The District Chief Executive (DCE) for Ada West in the Greater Accra Region, Sampson Tetteh Kpankpa, has told a journalist to stop requesting information from the assembly using the Right to Information (RTI) Law.
According to the DCE, the journalist had no right to request any information on government intervention programmes from the Assembly.
This is contrary to the Right to Information Act, 2019 (Act 989), which states that no public institution is exempt from being called upon to disclose or release information.
“So how can you just sit at your corner somewhere and write letters to demand government interventions, the amount that has come to the district assembly? How can you do that?
“Stop filing your letters into our files. It’s disturbing our files, please,” the DCE said in a phone call with Philip Teye Agbove.
Phillip is a journalist currently taking part in the Media Foundation for West Africa’s Next Generation Investigative Journalism (NGIJ) Fellowship.
On September 19, 2022, Philip Agbove made the RTI request to the Ada West District Assembly for information on the government’s flagship programme, One Constituency, $ 1 million.
The request asked the following questions:
- How much of the government’s $1 million dollars allocation to districts in Ghana has been made to Ada West Assembly in the Greater Accra Region so far in the years 2017,2018,2019,2020 and 2021?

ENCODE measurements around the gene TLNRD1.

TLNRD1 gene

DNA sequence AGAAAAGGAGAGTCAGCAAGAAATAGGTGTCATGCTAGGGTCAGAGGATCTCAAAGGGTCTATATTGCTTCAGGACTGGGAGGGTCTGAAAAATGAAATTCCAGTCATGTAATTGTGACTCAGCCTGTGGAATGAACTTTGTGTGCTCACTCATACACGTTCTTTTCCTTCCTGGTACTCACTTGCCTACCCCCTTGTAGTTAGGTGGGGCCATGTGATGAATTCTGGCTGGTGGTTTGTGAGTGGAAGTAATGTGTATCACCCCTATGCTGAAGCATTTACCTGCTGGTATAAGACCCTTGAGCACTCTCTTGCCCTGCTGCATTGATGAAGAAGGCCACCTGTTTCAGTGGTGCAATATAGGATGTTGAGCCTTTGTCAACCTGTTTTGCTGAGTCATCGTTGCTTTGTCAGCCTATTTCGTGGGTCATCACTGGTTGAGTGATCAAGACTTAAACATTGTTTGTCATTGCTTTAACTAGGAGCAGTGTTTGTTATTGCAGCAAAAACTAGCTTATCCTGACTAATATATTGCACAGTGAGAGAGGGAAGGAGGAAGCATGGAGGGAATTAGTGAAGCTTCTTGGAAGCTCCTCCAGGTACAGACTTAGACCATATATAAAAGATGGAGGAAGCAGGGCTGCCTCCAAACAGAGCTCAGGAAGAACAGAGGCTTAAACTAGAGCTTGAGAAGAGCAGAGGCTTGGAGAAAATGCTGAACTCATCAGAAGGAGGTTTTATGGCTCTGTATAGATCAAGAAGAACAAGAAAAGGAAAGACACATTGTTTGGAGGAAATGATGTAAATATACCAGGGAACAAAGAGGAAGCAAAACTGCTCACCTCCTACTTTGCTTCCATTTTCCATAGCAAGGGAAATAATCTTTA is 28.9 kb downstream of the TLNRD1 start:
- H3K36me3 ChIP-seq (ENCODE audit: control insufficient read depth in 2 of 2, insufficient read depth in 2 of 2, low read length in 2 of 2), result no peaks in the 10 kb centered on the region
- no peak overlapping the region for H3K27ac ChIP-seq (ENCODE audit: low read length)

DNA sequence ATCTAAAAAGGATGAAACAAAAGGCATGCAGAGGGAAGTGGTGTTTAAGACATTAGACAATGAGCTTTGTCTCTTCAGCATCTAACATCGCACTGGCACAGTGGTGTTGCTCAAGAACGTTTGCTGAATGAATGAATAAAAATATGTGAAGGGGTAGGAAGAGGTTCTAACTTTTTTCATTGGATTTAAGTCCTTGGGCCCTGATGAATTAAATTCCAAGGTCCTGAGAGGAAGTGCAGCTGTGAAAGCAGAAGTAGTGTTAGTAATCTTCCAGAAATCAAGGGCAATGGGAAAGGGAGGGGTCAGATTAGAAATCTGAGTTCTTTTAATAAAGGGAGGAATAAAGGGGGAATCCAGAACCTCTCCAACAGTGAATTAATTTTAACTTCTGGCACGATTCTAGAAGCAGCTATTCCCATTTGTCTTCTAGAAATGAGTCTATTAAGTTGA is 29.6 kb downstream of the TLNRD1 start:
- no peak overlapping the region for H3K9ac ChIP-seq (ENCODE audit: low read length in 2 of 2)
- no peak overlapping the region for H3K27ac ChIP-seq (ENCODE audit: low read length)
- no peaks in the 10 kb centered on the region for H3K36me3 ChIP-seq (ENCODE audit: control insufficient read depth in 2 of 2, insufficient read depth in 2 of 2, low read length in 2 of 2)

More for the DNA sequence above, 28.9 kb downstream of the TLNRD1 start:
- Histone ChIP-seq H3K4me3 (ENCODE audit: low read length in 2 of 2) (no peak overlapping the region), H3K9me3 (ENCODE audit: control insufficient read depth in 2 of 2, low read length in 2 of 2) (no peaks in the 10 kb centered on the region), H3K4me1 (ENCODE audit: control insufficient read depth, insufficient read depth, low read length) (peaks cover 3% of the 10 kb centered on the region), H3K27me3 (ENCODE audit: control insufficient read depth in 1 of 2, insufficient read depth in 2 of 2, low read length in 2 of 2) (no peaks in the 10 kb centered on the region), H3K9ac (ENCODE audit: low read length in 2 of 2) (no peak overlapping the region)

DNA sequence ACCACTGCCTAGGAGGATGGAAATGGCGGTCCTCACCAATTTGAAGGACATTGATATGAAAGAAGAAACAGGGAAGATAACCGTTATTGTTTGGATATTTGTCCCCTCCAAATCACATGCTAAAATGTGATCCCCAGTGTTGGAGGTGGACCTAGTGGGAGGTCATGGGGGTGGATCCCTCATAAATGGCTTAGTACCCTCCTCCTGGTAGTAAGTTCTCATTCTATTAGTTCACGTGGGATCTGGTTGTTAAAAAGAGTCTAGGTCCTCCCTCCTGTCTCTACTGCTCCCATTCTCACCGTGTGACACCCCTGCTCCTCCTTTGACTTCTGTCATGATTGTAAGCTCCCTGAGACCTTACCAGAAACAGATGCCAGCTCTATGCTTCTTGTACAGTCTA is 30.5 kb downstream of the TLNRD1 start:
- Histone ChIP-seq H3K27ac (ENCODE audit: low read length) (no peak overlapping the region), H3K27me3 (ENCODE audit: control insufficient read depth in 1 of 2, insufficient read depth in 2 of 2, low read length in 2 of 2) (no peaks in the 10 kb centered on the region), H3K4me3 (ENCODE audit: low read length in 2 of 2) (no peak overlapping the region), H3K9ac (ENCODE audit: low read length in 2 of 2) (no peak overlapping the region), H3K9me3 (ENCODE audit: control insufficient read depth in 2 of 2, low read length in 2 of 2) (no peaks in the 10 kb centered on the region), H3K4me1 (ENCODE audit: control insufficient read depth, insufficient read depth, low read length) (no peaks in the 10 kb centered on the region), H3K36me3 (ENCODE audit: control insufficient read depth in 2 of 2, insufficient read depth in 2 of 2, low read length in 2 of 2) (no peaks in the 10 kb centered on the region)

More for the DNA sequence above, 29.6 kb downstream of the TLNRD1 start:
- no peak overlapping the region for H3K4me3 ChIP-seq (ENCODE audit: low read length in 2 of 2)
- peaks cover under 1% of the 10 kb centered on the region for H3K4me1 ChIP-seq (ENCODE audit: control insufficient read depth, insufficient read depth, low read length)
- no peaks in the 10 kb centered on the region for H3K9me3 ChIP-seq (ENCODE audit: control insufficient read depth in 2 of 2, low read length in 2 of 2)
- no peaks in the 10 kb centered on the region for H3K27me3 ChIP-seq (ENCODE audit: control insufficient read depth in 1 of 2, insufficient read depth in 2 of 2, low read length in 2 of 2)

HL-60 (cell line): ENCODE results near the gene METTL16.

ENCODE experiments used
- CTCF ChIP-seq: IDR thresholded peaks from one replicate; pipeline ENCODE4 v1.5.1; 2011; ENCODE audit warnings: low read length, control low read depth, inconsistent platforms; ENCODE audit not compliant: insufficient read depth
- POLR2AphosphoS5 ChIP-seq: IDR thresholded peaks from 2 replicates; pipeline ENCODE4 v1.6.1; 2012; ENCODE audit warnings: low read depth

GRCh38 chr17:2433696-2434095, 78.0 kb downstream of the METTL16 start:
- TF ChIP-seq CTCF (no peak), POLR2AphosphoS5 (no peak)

- How much of the $1 million went into the purchasing of the Ada West Assembly’s ambulance?
- What other Assembly/ Government projects in Ada West has the $1 million been allocated to?
- The names and contact addresses of the contractors involved in these projects?
- What is the total cost of these projects?
- What are the various stages of development for each of the projects?
Four days after the request, Sampson Tetteh Kpankpa called the journalist on the phone and demanded to know the reason for the request and the power the journalist had to demand such information from the assembly.
“Did you really read the letter indicating that it’s in my right as a citizen and in my line of work as a journalist?” Philip asked the DCE.
“You don’t owe us that right to sit somewhere as a journalist and send us letters. You can imagine if we have 100 of these letters to answer, how many letters can we answer within a day and still continue with our work?” the DCE said.
“Honourable, have you heard about the RTI Law?”
“My brother, we cannot answer questions. We cannot answer your letter. Send your letter to the central government or RCD for them to answer your questions for you. You don’t have that right to bring us letters”
Go to court for the information
In concluding his almost five-minute call, the DCE directed the journalist to go to the court to obtain the information he requested from the assembly.
“We are not going to feed you with any information. You better go to the court or wherever. And I’m telling you that if you wait for us, we’re not going to answer any of such letters.”
The writer of this report, Philip Teye Agbove, is a Fellow of the Next Generation Investigative Journalism Fellowship at the Media Foundation for West Africa.
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